A room full of built-ins doesn’t have to be symmetrical and standardized. The space can have plenty of shapes, tones, and textures to please the eye and attract the touch. Dean Pulver designs built-ins with a balance of straight lines and curves, hard shapes with softer ones, and smooth planes with textured surfaces.
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Maybe, just maybe too much tiger stripping. Too much of a good thing?
Sorry, CAN'T see the ceiling or toe kicks.
I got my copy of the magazine yesterday and thought this was a most interesting article! One of the things that has SO VERY DEFINED fine woodworking magazine (no, rather, the very essence of the Taunton Press) has been the use of photography to capture BOTH the aesthetic feel of a piece and technical details. But the photos in this article are such a tease! So incomplete! I can't tell what's going on! I sense the handles are assymetrical and no two alike, but how are the arranged as a pair? Or repetition through the run of cabinets? Such careful attention to the wood figure! But what is the mix solids and veneers!? How tight are those reveals in the flat panels!? Such oblique angles!? We can see how the cabinets terminate at the ceiling or the toe kicks below!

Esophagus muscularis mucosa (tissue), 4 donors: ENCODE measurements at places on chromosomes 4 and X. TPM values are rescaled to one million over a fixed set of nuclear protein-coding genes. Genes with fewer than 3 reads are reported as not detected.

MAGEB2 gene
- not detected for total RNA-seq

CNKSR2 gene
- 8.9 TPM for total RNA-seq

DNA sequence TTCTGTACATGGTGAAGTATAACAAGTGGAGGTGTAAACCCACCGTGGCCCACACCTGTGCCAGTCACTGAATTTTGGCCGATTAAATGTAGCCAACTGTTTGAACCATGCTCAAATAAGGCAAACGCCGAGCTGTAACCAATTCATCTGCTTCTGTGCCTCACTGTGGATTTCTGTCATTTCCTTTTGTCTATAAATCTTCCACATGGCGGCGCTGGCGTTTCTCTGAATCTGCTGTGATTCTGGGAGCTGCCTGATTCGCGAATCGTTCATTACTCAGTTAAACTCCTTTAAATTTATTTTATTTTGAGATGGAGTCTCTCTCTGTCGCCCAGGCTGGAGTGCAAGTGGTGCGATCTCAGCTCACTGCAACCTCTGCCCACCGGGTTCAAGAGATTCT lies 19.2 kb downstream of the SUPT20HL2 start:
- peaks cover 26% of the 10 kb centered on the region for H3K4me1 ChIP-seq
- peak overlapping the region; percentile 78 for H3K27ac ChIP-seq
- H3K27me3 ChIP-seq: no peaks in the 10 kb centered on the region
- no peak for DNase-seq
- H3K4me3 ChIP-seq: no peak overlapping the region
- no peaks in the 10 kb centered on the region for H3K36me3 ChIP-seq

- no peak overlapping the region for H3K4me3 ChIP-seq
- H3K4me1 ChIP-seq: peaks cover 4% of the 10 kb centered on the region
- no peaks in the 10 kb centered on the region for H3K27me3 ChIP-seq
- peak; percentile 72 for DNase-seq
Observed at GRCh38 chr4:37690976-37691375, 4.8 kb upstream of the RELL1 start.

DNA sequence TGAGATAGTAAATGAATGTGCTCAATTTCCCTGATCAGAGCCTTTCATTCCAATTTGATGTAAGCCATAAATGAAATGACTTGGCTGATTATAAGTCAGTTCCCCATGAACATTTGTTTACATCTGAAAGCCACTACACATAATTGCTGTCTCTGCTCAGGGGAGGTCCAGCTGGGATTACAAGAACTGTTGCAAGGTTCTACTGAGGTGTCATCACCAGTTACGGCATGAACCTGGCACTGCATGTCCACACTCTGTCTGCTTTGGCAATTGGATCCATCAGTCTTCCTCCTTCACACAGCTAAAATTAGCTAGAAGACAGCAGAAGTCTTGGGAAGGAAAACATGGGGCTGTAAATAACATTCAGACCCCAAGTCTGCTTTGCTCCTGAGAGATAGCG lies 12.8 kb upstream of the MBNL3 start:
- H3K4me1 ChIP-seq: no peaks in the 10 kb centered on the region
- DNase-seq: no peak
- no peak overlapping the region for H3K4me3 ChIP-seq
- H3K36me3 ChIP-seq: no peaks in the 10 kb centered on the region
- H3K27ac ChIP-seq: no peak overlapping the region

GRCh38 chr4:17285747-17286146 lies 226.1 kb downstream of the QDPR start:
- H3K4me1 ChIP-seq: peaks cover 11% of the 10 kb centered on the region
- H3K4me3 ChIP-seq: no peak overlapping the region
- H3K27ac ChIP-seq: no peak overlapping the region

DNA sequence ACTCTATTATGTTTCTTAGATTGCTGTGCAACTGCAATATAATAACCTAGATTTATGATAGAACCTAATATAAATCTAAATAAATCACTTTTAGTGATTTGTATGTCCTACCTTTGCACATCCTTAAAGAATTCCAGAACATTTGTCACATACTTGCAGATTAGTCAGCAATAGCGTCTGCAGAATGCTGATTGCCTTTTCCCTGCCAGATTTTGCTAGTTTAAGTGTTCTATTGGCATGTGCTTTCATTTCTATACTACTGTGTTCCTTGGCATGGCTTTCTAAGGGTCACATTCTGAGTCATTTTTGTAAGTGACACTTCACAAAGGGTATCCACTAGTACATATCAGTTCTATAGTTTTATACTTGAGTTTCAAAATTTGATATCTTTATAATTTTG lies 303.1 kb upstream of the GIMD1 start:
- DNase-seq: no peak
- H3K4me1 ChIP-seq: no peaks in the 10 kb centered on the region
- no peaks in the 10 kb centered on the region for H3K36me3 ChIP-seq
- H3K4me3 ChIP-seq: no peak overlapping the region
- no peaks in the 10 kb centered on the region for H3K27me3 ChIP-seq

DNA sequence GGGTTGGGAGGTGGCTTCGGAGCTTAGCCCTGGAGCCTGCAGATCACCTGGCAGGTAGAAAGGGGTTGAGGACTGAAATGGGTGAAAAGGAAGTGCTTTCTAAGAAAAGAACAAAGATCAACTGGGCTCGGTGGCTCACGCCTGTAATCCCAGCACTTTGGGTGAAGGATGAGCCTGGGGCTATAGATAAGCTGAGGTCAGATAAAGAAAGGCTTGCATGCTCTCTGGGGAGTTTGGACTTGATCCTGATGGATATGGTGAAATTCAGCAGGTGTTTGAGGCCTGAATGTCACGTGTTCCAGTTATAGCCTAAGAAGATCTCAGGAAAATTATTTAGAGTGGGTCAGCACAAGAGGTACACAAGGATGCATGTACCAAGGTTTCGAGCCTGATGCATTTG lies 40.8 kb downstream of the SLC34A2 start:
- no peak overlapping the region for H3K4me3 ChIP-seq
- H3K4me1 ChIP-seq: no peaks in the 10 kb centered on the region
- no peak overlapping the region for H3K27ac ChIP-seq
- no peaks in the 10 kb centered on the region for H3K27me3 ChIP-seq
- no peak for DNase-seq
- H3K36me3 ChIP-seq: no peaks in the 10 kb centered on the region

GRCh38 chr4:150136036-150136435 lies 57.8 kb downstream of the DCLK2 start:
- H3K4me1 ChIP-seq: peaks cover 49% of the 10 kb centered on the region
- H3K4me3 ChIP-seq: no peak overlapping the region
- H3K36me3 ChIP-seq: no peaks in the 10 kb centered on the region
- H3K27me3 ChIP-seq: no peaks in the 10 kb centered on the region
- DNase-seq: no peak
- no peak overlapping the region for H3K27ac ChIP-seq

And, I for one, was surprised (amused?, saddened?) that the authors was so curiously defensive about building built-ins...and the commercial success and prosperity that this work brings him. Why? Has he experienced dismissive attitudes and condemnation from other woodworkers? The work is gorgeous and clearly at the highest end of custom client work...does anybody doubt for a minute that he's been asked (or will be soon) to build tables and chairs to complement such kitchen/office spaces?
Adding hardware is often one of the trickier parts of a project, and this toolbox is no exception. In this video, Matt installs the door pins and lock in a way that ensures perfect alignment of the door.